Pay once a month and be able to use everything. That’s a lucrative model for both sides.
Reliability due to less complexity
What can not break everything in your computer? Graphics card, RAM, hard drive, etc. With cloud gaming, only one thing can happen to you: You have to buy a new mouse or controller if you have thrown the poor devices against the wall during a Rage-Quit 😉
Seriously, the probability that your computer will crash while cloud gaming tends to zero. Essentially, only your network card is brought to glow. All other computer components are not stressed too much, which positively affects the lifespan and susceptibility to errors.
So you kill two birds with one stone. On the one hand, a hardware failure can no longer ruin your evening, and on the other hand, your game data, i.e., game saves and game configurations, are safely stored in the cloud.
Mobility – play on almost all devices
Another advantage of cloud gaming is device-independent mobility. You can play on your PC at your desk at home, comfortably play on your tablet on the couch in the evening, and stream a quick round of Tetris on your smartphone in bed. Everywhere you have the same game state with your account.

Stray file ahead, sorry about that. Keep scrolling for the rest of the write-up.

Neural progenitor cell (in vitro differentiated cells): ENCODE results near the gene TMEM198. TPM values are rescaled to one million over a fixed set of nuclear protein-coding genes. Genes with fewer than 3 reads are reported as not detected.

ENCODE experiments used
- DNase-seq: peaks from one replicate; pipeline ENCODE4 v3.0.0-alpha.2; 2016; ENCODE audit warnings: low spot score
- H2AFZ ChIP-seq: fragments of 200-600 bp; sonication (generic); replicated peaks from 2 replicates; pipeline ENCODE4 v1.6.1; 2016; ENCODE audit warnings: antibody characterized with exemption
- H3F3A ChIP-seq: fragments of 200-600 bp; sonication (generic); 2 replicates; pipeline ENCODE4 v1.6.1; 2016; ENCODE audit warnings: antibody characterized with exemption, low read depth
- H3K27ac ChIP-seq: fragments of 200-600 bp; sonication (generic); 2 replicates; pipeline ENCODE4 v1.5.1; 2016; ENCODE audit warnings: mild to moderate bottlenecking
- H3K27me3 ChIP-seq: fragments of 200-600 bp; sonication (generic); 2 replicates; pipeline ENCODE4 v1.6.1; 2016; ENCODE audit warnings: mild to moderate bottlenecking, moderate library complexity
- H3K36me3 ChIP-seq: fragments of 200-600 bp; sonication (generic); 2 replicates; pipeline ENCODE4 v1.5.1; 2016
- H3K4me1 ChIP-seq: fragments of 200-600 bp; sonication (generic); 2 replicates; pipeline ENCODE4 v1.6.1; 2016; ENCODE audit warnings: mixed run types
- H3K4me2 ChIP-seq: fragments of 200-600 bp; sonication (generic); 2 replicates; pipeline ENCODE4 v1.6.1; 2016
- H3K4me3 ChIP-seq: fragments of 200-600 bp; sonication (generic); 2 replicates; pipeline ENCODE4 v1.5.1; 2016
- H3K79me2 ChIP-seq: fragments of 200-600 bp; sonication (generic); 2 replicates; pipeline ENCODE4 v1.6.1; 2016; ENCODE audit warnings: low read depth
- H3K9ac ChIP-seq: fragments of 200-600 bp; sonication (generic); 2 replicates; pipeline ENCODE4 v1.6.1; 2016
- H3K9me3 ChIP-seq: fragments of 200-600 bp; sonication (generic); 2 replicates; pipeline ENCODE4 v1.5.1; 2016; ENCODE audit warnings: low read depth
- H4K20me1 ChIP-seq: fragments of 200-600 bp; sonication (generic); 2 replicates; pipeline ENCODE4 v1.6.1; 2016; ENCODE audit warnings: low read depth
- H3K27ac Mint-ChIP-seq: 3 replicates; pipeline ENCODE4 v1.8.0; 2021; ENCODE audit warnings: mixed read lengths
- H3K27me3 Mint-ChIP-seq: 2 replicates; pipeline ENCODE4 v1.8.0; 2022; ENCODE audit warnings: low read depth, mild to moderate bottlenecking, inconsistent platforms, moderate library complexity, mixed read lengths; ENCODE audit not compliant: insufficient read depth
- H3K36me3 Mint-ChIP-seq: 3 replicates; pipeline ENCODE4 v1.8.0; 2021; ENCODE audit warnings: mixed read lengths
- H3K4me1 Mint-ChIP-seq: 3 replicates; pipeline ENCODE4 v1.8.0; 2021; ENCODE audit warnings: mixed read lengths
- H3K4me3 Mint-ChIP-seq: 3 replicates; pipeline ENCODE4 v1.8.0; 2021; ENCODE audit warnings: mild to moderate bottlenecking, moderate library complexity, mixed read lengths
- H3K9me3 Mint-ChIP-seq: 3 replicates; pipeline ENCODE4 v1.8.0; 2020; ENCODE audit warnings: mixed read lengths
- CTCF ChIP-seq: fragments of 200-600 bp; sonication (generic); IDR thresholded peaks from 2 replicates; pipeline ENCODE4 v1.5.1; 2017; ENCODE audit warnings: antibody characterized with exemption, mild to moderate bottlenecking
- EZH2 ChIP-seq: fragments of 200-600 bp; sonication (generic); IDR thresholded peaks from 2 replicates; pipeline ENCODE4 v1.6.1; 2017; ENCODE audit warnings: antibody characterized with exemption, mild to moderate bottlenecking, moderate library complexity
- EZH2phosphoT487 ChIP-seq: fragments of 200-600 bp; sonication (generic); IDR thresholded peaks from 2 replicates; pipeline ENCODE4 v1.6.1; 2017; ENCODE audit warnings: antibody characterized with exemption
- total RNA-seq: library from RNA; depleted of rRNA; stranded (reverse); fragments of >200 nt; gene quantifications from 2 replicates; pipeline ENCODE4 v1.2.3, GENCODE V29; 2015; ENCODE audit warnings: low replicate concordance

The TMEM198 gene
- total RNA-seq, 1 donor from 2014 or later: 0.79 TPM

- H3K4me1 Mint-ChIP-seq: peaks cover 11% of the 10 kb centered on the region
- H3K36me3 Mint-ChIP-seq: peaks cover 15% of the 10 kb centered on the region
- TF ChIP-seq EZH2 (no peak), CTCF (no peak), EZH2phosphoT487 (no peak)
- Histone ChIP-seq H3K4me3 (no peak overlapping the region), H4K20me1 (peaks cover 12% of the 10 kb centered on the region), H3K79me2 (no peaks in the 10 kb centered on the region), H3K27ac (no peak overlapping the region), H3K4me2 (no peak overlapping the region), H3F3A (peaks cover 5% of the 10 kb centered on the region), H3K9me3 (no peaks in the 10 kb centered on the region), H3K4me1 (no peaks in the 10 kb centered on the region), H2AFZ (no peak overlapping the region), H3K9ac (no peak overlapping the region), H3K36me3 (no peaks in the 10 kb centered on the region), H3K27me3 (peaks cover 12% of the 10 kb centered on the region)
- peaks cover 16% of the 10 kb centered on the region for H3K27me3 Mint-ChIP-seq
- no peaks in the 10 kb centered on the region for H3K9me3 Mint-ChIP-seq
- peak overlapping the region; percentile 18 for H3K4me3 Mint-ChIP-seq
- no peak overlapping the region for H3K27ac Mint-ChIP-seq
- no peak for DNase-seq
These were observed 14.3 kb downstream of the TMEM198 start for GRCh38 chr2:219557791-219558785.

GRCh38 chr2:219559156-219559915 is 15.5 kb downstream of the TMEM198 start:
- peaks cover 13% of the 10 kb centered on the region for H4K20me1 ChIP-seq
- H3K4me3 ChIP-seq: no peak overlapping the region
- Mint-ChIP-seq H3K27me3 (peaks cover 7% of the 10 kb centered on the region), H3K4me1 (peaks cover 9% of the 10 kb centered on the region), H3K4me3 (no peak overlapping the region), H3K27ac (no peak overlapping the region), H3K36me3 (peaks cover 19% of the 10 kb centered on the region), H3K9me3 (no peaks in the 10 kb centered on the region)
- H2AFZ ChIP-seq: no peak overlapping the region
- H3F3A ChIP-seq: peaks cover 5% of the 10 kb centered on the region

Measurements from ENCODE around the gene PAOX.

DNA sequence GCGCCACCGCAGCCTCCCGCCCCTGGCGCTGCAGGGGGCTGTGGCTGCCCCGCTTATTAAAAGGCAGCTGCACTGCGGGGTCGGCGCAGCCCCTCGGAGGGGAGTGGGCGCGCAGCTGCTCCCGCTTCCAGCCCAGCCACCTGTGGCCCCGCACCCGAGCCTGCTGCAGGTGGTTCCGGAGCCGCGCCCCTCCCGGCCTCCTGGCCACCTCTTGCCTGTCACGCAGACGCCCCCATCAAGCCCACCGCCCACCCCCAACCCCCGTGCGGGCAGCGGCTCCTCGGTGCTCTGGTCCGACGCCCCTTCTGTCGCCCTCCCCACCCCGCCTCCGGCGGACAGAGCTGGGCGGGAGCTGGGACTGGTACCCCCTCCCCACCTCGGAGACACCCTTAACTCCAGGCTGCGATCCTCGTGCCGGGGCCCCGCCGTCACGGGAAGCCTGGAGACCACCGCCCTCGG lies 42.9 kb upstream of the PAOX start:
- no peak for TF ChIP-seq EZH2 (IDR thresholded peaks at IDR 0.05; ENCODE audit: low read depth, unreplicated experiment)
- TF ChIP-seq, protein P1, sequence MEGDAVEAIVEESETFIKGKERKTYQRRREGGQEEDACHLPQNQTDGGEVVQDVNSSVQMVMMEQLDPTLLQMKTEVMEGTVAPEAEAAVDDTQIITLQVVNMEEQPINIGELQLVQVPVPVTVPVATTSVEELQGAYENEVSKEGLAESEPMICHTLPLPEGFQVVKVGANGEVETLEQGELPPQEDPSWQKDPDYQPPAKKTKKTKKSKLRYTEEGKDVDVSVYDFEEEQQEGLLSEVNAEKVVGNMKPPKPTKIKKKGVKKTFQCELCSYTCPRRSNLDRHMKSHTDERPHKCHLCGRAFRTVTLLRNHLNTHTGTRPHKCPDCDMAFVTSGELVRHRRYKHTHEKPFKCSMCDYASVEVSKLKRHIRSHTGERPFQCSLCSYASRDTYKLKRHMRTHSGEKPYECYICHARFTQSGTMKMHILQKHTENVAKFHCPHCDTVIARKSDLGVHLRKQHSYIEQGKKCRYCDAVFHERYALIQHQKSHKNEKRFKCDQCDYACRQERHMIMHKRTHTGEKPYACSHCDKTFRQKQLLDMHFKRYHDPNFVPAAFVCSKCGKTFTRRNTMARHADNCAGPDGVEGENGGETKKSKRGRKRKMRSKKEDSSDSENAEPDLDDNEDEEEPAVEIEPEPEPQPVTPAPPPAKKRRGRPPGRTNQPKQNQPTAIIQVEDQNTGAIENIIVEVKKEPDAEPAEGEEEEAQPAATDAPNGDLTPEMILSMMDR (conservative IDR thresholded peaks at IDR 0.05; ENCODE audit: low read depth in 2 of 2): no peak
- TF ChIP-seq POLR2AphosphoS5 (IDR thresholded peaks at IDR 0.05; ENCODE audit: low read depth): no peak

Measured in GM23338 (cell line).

The most beautiful at the end: What cheaters?
Cloud gaming also means that the client cannot be manipulated.
What sounds like a paradise for fair gamers at first is somewhat limited by the fact that most game titles are not only available via cloud gaming. You won’t get rid of all cheaters with cloud gaming in most cases, but at least the attack surface has been reduced.
Play a game that is exclusively playable via cloud gaming. There shouldn’t be any cheaters anymore, in theory.
In practice, you’ll probably still have to live with a few cheater-kids. For example, weapon recoil could still be intercepted by mouse scripts.
However, direct game manipulation (wallhack, aimbot, radar hacks, etc.) is out of the question because you always get the already calculated image streamed.
A real blessing.
Cloud gaming follows a trend that has emerged across the entire IT industry in the last 15 years and is now mainstream. Resources are outsourced to concentrate on the essentials – in our case: gaming.
Not having to worry about hardware anymore is a real step forward. Of course, many gamers like to tinker with their computers, and they are free to do so. Still, the casual gamer and the hardcore gamer who wants to play will be happy about cloud gaming.
Besides the reduced complexity, there is nothing wrong to say about the technology, as long as your internet connection is stable, fast, and sufficiently dimensioned. Only in FPS games, where latency is a critical factor, will gamers have to wait for better technical features.
There are no real drawbacks in all other genres.
We can only recommend you try this new way of gaming. It may save you a lot of time and nerves.
Suppose you’re thinking about buying a new monitor for casual cloud gaming, and you’re flirting with a curved monitor. In that case, you’ll probably be interested in our article “Are Curved Monitors Better for Gaming? [5 Drawbacks]”.
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GL & HF! Flashback out.